“When people talk about elitist spaces or exclusive and elite, in certain contexts, when in reference to someone who is Jewish, it can almost suggest that they view themselves as superior, part of an elite secret organization, which is classic conspiratorial speak,” Segal said.
When Shapiro heard Mastriano’s remarks about his and his children’s’ education, he said his “reaction was not to be personally upset.”
“My immediate thought was there are hundreds of students there and teachers there and he just put their lives at risk because of his incendiary language,” Shapiro said in an interview. “That’s where my mind went.”
Shapiro has been a fixture in Pennsylvania politics for over two decades, beginning his career as an elected state representative before becoming a county commissioner and serving the past four years as the state’s attorney general.
On the campaign trail, the Democrat speaks openly about his faith. In April, he aired a TV ad that showed him having Friday night Shabbat dinner, as the camera pans over two challahs in the center of the table.
“I’m not here to preach to anybody or tell you what to believe, or to believe it all, but I want you to know what I believe. My Scripture teaches me that no one is required to complete the task. But neither are we free to refrain from it,” he said at a recent event.
If Shapiro wins, he will become one of the most prominent Jewish politicians in the country, following a line of well-known Jewish officeholders in Pennsylvania from the late-Sen. Arlen Specter to former governor Ed Rendell. The first Jewish governor in the state changed his last name from Shapiro to Shapp over fears of antisemitism: The late-Milton Shapp aspired to higher office, with an eye on becoming the first Jewish president. Now, Shapiro supporters say, that chance might someday be his.
“I don’t think this is going to be his last stop,” said former Democratic congressman Robert A. Brady, who represented Philadelphia for 20 years.
Charlie Gerow, a conservative strategist in Harrisburg who ran against Mastriano in the GOP primary for governor and now supports him, called Shapiro a “progressive, woke liberal.” Shapiro’s GOP detractors attack him as not tough enough on crime, and Gerow said Shapiro’s “unfettered ambition” would distract from his role running the state. “He’s going to be busy running for president and is going to take a hard left turn,” Gerow said.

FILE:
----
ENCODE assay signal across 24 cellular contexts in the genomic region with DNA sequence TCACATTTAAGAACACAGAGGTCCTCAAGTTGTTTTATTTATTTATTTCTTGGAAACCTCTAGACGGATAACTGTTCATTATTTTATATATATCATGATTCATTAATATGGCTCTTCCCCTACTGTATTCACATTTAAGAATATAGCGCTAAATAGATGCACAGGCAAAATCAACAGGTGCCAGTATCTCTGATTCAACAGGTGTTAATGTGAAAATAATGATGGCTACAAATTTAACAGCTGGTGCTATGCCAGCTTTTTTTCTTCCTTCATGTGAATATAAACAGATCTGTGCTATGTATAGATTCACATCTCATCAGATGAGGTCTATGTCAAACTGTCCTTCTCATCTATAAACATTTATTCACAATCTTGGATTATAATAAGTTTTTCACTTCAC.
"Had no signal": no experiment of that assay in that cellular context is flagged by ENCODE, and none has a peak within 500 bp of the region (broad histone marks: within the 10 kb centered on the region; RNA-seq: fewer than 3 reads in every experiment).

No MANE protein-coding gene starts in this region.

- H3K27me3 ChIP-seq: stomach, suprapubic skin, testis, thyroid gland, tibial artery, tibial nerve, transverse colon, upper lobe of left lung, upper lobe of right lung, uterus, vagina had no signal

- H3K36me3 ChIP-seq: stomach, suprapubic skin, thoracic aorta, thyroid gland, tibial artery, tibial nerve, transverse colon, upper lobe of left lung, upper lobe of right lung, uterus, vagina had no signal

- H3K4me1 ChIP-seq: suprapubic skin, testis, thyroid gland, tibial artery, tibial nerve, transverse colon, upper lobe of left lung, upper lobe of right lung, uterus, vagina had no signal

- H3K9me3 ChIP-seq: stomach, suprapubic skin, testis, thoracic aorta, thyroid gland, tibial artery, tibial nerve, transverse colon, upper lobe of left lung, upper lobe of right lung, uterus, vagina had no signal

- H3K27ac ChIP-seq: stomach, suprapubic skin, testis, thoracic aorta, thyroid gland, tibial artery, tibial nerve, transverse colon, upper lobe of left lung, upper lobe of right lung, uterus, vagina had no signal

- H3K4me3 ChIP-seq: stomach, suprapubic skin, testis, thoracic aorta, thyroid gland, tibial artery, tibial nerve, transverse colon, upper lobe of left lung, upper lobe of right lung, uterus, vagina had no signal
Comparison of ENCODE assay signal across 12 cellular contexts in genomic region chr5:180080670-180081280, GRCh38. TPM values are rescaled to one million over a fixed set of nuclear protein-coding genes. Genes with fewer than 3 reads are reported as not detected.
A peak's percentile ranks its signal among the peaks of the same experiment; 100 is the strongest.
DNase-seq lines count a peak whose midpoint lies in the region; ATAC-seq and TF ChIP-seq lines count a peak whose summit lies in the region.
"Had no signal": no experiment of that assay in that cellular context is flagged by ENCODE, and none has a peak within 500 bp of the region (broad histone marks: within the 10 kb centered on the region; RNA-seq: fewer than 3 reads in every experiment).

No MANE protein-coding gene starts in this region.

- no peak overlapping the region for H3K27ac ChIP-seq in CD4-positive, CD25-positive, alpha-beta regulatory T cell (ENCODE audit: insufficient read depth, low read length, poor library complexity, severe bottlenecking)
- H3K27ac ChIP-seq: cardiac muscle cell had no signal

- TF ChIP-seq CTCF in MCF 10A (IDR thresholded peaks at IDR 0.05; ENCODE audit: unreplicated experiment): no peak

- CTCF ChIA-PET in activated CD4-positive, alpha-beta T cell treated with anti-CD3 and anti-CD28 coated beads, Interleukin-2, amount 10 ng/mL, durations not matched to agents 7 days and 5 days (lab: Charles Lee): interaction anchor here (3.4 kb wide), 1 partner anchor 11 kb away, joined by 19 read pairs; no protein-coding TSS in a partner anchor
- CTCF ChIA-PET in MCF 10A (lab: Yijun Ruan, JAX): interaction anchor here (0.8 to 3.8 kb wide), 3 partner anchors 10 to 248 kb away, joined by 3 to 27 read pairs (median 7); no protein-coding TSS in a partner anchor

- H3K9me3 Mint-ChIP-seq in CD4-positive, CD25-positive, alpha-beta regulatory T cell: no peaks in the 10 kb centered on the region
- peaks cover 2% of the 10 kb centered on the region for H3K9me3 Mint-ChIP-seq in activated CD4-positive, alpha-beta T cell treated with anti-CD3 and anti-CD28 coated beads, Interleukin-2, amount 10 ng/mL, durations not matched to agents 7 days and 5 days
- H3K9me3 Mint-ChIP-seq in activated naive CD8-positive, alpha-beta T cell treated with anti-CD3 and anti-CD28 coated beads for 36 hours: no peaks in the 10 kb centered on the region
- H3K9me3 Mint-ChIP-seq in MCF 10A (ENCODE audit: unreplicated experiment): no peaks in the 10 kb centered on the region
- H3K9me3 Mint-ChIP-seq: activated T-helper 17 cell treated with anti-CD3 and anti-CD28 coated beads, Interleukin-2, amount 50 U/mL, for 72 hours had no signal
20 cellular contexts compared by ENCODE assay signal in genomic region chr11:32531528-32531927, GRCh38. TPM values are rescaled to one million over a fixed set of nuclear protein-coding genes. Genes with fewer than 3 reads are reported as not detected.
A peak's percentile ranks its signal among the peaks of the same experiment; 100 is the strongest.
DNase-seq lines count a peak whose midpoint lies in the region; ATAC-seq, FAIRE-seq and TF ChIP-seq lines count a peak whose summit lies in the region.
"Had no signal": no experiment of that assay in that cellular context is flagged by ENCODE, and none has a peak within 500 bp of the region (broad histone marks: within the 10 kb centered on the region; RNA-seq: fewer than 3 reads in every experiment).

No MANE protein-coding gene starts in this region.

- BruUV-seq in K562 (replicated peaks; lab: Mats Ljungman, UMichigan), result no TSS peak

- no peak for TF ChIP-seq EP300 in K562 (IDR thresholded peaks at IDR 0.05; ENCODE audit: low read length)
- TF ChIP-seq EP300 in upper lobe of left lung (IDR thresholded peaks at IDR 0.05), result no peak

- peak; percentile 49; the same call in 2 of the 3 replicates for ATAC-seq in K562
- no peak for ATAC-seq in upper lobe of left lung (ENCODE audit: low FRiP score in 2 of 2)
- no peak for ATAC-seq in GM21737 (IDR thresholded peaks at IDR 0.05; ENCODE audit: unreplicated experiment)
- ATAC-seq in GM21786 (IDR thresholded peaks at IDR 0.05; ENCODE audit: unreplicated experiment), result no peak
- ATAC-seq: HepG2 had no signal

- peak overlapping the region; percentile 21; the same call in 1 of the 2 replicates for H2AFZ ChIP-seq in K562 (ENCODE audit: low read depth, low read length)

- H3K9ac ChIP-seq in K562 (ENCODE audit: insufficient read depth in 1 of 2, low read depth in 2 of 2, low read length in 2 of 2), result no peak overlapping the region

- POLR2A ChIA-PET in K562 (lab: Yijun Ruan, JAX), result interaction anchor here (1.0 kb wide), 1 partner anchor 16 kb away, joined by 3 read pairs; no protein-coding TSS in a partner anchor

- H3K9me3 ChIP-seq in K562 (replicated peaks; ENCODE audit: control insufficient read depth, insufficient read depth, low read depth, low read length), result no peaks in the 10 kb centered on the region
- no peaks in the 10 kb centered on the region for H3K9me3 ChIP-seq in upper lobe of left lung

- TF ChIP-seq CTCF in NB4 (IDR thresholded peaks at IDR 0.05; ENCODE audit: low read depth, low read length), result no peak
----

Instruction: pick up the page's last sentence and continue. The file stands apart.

At campaign events, Shapiro’s stump speech touches on traditional Democratic talking points about improving education and raising the minimum wage and supporting labor unions. He also touts his achievements as attorney general from prosecuting the Catholic church for child sexual abuse and winning a settlement with Johnson and Johnson over the drug company’s role in the opioid epidemic. But at the events, he also warns of the perils of electing Mastriano.
At a Sunday afternoon event this month, Shapiro stood in the shadow of a monument to fallen Civil War soldiers in a town square and warned that Mastriano represented a grave danger to America. Behind him, on the statue’s pedestal, an inscription in memory of those “who gave their lives for the preservation of the Union” as Shapiro recalled that Mastriano once chose to wear a Confederate uniform to pose for a faculty photo at the Army War College.
Mastriano’s campaign message embraces many of the modern gripes of the far-right. He has railed against pandemic mask and vaccine mandates, says he will send immigrants seeking asylum in Pennsylvania to President Biden’s Delaware beach home, derides transgender rights and maintains, falsely, that the 2020 election was stolen from Trump.
Mastriano, as a state senator, helped lead an unsuccessful effort in Pennsylvania to overturn the 2020 presidential election and attended the “Stop the Steal” rally in Washington on Jan. 6, 2021, and went to the U.S. Capitol, but says he did not go inside with the rioters.
He prayed during a call with Christian Nationalists in the lead up to Jan. 6, “That we’ll seize the power that we had given to us by the Constitution, and as well by you, providentially. I pray for the leaders also in the federal government, God, on the Sixth of January that they will rise up with boldness.”